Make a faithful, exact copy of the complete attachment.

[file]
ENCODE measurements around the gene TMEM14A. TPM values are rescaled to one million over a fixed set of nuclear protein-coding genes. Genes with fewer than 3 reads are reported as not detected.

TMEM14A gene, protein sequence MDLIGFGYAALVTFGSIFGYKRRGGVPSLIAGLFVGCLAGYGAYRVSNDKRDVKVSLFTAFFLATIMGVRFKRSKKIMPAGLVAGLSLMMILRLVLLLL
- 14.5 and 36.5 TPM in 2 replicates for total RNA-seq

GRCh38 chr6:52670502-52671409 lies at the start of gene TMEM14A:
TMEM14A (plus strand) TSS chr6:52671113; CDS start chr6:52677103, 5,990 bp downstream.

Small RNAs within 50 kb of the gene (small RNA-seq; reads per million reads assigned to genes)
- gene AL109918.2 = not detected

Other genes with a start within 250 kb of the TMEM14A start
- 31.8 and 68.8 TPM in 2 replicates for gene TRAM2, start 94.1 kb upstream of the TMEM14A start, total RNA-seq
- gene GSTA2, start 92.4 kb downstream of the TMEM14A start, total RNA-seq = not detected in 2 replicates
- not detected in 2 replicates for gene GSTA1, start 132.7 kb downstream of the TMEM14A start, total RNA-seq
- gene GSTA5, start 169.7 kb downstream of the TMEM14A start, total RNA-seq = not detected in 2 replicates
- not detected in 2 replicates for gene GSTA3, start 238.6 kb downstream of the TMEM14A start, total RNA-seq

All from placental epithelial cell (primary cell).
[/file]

ENCODE measurements around the gene TMEM14A. TPM values are rescaled to one million over a fixed set of nuclear protein-coding genes. Genes with fewer than 3 reads are reported as not detected.

TMEM14A gene, protein sequence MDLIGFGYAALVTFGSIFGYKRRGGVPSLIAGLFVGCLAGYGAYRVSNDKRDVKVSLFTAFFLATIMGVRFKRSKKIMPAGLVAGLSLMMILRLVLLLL
- 14.5 and 36.5 TPM in 2 replicates for total RNA-seq

GRCh38 chr6:52670502-52671409 lies at the start of gene TMEM14A:
TMEM14A (plus strand) TSS chr6:52671113; CDS start chr6:52677103, 5,990 bp downstream.

Small RNAs within 50 kb of the gene (small RNA-seq; reads per million reads assigned to genes)
- gene AL109918.2 = not detected

Other genes with a start within 250 kb of the TMEM14A start
- 31.8 and 68.8 TPM in 2 replicates for gene TRAM2, start 94.1 kb upstream of the TMEM14A start, total RNA-seq
- gene GSTA2, start 92.4 kb downstream of the TMEM14A start, total RNA-seq = not detected in 2 replicates
- not detected in 2 replicates for gene GSTA1, start 132.7 kb downstream of the TMEM14A start, total RNA-seq
- gene GSTA5, start 169.7 kb downstream of the TMEM14A start, total RNA-seq = not detected in 2 replicates
- not detected in 2 replicates for gene GSTA3, start 238.6 kb downstream of the TMEM14A start, total RNA-seq

All from placental epithelial cell (primary cell).